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Survey Says! Does Polling Even Work?

Updated: Jan 31, 2019

Somewhere in the three-foot long receipt you got at the pharmacy is a little note asking you to dial a number to take a brief survey to put yourself in the running to win some sort of prize. Chances are, you’ve thrown away that receipt or stowed it away somewhere. What's even the point of them?

But just like the “Buy One Get One Free” and “50% off” coupons that survey shared receipt paper with, customer surveys are a little piece of marketing that sticks around even as times change. You might be thinking to yourself, what's the point of all this?

Surveys can help you better understand your clients and the services you provide.

This is especially true if you’ve been around for a while and your products and services have had time to grow and evolve. As a business owner, you should make every effort to learn as much about your business as possible, and #customer feedback and surveys can help.

Don’t rule out finding out some good news! Maybe there are hidden services you provide that you don’t really think of that have a positive impact on the customer. You might be surprised what people are willing to share, and what little things might make a difference.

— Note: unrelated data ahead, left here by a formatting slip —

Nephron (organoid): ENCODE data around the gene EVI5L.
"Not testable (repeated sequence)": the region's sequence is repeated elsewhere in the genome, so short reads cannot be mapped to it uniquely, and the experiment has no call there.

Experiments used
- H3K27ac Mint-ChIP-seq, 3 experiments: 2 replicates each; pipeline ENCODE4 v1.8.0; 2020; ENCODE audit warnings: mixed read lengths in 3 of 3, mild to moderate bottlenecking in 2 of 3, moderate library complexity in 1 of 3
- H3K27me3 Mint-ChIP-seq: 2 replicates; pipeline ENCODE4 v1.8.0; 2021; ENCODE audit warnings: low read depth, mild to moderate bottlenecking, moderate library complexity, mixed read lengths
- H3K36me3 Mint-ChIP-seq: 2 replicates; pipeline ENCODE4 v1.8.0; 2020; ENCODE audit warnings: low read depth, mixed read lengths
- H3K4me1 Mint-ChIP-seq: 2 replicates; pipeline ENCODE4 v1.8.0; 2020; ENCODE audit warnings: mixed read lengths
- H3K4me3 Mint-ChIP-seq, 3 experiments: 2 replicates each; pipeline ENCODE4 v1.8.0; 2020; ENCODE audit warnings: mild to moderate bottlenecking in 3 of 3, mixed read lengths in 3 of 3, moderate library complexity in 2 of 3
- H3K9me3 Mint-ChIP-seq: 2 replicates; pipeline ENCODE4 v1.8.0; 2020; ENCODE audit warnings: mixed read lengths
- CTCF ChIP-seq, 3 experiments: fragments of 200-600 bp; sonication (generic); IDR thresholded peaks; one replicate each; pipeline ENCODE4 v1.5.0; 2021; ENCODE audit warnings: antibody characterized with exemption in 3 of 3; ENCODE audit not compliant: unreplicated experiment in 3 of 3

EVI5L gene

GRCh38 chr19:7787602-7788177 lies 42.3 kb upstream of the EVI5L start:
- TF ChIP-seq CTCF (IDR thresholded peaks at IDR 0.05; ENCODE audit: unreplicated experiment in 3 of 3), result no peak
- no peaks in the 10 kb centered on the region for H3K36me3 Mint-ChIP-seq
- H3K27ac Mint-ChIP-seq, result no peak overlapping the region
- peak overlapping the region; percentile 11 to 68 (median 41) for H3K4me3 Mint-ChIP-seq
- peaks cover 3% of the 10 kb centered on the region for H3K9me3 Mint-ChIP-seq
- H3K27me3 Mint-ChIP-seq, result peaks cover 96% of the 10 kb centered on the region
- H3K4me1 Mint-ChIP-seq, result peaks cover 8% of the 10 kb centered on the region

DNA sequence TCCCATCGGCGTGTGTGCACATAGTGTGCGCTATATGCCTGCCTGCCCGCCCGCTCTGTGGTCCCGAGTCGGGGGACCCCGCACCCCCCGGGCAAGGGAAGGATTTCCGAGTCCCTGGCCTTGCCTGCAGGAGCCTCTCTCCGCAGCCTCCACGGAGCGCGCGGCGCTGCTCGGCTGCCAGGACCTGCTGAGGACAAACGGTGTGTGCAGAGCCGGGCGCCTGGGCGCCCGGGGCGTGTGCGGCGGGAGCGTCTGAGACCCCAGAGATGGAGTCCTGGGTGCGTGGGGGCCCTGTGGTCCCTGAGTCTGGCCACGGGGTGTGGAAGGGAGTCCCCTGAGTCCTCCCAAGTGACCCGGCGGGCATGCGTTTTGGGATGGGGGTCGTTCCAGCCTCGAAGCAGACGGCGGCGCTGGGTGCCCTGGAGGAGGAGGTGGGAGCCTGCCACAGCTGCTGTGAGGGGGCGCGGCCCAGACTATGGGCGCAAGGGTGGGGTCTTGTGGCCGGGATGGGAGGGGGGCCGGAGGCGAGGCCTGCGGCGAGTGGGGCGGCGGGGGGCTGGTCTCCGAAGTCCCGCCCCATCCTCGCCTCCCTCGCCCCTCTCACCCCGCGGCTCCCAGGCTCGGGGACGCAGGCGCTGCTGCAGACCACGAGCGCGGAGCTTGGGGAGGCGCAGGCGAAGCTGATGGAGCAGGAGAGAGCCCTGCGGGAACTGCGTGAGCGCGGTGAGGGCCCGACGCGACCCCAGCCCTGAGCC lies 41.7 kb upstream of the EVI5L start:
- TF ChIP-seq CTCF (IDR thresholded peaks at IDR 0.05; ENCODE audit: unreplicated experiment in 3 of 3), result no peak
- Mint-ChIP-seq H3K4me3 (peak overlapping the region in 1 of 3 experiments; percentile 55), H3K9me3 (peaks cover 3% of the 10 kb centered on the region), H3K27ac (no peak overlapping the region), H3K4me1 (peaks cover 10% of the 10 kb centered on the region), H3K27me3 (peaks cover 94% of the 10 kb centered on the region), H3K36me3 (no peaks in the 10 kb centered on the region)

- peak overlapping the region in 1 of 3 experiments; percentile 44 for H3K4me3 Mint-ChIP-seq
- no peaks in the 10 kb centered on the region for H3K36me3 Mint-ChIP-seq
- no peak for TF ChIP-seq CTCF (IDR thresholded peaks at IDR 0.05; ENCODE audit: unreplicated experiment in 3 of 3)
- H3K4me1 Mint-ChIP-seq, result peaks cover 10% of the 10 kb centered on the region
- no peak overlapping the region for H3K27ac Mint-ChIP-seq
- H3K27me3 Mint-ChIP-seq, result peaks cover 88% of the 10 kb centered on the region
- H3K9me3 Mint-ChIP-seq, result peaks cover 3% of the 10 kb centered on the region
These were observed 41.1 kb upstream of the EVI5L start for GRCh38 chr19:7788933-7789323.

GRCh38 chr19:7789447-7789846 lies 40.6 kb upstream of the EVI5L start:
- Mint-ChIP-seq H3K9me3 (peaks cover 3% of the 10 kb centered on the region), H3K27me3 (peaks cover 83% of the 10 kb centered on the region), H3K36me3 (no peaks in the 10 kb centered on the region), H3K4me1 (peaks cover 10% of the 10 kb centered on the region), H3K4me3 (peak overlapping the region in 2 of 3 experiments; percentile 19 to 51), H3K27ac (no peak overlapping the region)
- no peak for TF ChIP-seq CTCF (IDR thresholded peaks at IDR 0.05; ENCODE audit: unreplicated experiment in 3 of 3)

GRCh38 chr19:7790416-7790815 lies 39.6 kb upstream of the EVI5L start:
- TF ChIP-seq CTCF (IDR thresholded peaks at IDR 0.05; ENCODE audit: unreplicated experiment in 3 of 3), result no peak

To that point, customers do value when a business gives them the ability to provide feedback. It shows them that you don’t just care about their business; you care about them, their experience, and their needs.

All that being said, there is a very fine line to walk when creating surveys for customers. You leave yourself open to unhelpful feedback that only represents a minority of your base - or maybe even just one person.

While you should always consider customer feedback, you also need to be careful not to overemphasize any single opinion. You don’t want to be the business owner that wastes times rearranging their furniture in their showroom just because one person didn’t like the Feng Shui.

Don’t make it hard for people to spend money with you.

Customers also have more recently expressed frustration with customer surveys as their popularity has grown. People have become particularly sensitive to long surveys and invasive surveys (like surveys that might pop up on websites somewhere around checkout). People tend to be less honest in long surveys, especially as they go on, and will even stop responding midway through.

According to a poll on OpinionLab, more than half of people asked said they would not like to take a survey that’s more than three minutes long. As helpful as surveys could be, you don’t want them to cause a potentially negative experience for your customer by offering them.

A study by Vision Critical showed that more than 80 percent of people want to have a say in the future of a company that they spend money with. Providing surveys and other means to offer feedback can help you learn more about your customers and clients, and can also help them feel more connected to you. Just be careful not to overdo it.

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